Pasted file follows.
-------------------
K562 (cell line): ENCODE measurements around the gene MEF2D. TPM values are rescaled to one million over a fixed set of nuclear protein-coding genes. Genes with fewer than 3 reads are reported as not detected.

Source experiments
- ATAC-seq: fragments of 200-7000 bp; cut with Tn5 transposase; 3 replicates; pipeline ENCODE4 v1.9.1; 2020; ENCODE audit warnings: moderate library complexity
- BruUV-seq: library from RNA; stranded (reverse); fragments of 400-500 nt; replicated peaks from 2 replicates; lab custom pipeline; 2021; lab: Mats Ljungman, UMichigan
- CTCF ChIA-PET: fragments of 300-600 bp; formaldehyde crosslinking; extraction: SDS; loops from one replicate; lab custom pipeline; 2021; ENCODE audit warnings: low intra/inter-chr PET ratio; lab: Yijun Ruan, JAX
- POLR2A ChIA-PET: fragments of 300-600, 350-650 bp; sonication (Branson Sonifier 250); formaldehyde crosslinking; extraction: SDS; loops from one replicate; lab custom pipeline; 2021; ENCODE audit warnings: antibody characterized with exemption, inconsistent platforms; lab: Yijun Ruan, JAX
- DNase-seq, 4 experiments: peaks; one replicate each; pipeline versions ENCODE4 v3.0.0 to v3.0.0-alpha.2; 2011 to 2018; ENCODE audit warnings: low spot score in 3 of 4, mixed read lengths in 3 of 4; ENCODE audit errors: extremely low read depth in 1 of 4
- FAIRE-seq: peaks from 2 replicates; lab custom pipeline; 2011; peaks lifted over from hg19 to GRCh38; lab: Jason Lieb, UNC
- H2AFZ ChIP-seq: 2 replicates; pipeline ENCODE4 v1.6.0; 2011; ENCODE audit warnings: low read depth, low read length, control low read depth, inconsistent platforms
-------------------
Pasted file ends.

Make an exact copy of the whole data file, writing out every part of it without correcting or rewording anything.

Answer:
K562 (cell line): ENCODE measurements around the gene MEF2D. TPM values are rescaled to one million over a fixed set of nuclear protein-coding genes. Genes with fewer than 3 reads are reported as not detected.

Source experiments
- ATAC-seq: fragments of 200-7000 bp; cut with Tn5 transposase; 3 replicates; pipeline ENCODE4 v1.9.1; 2020; ENCODE audit warnings: moderate library complexity
- BruUV-seq: library from RNA; stranded (reverse); fragments of 400-500 nt; replicated peaks from 2 replicates; lab custom pipeline; 2021; lab: Mats Ljungman, UMichigan
- CTCF ChIA-PET: fragments of 300-600 bp; formaldehyde crosslinking; extraction: SDS; loops from one replicate; lab custom pipeline; 2021; ENCODE audit warnings: low intra/inter-chr PET ratio; lab: Yijun Ruan, JAX
- POLR2A ChIA-PET: fragments of 300-600, 350-650 bp; sonication (Branson Sonifier 250); formaldehyde crosslinking; extraction: SDS; loops from one replicate; lab custom pipeline; 2021; ENCODE audit warnings: antibody characterized with exemption, inconsistent platforms; lab: Yijun Ruan, JAX
- DNase-seq, 4 experiments: peaks; one replicate each; pipeline versions ENCODE4 v3.0.0 to v3.0.0-alpha.2; 2011 to 2018; ENCODE audit warnings: low spot score in 3 of 4, mixed read lengths in 3 of 4; ENCODE audit errors: extremely low read depth in 1 of 4
- FAIRE-seq: peaks from 2 replicates; lab custom pipeline; 2011; peaks lifted over from hg19 to GRCh38; lab: Jason Lieb, UNC
- H2AFZ ChIP-seq: 2 replicates; pipeline ENCODE4 v1.6.0; 2011; ENCODE audit warnings: low read depth, low read length, control low read depth, inconsistent platforms